New laws, safer chip technology
The Target debacle, and others like it, could urge US retailers to invest in more consumer data protection. Part of the solution cited by many experts is for merchants and banks to phase out magnetic-stripe credit cards and convert to computer chip-based card technology (also known as EMV), already in wide use in Europe and other parts of the world. "When you use a mag-stripe card, you swipe it, and data is read by a reader, and it's the same every time the card is swiped," says Martin Ferenczi, North American president of Oberthur Technologies, a global digital security firm. "EMV allows it to be dynamic, so every transaction has a different set of data. If the same set of data is reused, the chip recognizes that and stops the transaction."
Chip-enabled cards have helped reduce fraud in Britain and Canada. Mr. Ferenczi argues that the US remains particularly vulnerable to hacks because of its delay in adopting the technology.
"EMV is not completely foolproof," warns Cynthia James, an author on cybersecurity and the director of business development at Kaspersky Lab, an anti-malware company based in Russia, via e-mail. "Those cards can be duped, too, it just costs so much that it's prohibitive [to the criminals]."
The high-profile nature of the Target and Neiman Marcus breaches may speed along the conversion process. Visa and MasterCard recently pledged to completely convert to an EMV system in the US by 2015, and Target is investing $100 million to adopt the technology.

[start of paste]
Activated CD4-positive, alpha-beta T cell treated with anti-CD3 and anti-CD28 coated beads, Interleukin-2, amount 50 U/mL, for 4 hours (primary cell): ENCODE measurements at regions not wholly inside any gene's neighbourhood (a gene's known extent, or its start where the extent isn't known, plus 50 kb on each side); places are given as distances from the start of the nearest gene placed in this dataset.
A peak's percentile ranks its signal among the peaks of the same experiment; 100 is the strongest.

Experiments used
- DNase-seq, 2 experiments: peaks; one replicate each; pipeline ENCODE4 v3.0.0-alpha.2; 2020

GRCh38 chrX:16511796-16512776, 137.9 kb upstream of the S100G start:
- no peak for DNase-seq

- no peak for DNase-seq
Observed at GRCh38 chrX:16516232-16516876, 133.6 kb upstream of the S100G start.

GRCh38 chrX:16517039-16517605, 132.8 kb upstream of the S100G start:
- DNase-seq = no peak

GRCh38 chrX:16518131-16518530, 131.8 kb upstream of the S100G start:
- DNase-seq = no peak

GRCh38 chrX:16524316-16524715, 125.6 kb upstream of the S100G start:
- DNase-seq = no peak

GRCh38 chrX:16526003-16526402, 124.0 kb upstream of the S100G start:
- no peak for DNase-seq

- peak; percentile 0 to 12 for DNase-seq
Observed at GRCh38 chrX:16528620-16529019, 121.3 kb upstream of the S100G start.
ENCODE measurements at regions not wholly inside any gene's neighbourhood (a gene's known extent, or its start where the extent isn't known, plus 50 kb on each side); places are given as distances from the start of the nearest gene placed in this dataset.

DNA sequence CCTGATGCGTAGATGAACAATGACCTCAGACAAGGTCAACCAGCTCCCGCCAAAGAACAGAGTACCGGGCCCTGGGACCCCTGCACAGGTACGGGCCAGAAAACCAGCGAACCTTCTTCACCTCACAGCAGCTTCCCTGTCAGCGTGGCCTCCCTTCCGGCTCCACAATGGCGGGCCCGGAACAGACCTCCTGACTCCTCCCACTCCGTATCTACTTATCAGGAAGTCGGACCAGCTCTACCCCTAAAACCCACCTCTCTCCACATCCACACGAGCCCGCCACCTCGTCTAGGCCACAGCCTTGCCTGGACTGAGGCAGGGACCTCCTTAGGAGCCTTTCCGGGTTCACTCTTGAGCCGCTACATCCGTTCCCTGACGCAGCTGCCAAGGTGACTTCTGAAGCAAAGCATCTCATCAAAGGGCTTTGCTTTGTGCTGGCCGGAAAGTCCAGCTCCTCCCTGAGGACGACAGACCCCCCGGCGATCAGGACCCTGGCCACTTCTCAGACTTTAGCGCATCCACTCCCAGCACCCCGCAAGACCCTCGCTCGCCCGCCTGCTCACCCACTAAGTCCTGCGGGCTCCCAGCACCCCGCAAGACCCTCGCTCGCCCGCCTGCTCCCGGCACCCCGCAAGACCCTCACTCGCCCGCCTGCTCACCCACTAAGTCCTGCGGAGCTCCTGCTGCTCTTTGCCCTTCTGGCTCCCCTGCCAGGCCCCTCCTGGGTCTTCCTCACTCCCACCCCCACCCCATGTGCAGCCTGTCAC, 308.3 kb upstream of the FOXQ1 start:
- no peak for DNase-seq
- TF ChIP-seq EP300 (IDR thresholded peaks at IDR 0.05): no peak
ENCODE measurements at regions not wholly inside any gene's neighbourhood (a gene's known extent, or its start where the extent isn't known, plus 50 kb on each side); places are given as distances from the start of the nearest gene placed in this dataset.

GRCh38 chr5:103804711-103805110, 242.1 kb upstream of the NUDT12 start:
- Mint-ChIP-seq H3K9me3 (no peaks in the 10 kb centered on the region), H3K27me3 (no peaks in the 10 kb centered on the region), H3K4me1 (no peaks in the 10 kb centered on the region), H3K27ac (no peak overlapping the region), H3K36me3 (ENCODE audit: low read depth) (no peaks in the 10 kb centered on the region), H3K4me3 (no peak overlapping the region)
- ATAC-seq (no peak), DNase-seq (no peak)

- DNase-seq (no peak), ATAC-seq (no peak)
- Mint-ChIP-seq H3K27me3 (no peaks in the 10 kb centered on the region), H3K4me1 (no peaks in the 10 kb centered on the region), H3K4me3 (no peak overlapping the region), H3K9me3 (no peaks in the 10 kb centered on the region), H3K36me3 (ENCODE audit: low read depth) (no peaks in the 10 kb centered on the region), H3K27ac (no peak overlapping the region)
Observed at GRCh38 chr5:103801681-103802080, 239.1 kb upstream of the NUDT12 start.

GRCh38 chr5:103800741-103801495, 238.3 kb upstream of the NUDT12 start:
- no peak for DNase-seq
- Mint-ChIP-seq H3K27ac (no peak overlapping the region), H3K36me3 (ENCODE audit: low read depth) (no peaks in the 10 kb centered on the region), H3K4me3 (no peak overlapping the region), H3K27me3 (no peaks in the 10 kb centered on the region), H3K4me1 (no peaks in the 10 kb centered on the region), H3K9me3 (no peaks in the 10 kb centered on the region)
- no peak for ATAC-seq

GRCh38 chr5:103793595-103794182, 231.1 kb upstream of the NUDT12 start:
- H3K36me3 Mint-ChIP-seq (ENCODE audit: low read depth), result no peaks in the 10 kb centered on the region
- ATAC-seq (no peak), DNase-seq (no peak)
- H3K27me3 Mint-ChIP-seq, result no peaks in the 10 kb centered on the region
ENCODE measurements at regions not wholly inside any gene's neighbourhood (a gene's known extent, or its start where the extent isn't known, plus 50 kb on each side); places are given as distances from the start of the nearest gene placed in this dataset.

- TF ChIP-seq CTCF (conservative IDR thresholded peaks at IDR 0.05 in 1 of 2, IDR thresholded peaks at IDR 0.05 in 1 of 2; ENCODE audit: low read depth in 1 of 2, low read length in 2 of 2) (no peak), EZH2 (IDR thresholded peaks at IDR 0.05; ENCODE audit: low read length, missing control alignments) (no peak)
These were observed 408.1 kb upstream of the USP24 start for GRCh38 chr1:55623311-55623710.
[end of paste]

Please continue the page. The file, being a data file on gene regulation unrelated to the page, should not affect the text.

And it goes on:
On the legislative end, 46 states already have data breach notification laws in place, but there is no national standard for letting consumers know about security breaches. Several data security proposals are being batted around the House and the Senate, including one co-sponsored by Al Franken (D-Minn.) and Amy Klochubar (D-Minn.) that would mean harsher criminal charges for data thieves and require businesses to adhere to data safeguards laid out by the Federal Trade Commission (FTC).
In the meantime, experts like Ms. James and Talcove advise consumers to be extra vigilant. "Sign up for credit monitoring, cancel any cards that are suspect, and check statements every month for all cards," James says. "It will also be easier if you reduce the number of cards you have."
"File your tax return early, so fraudsters don't beat you to it," Talcove adds.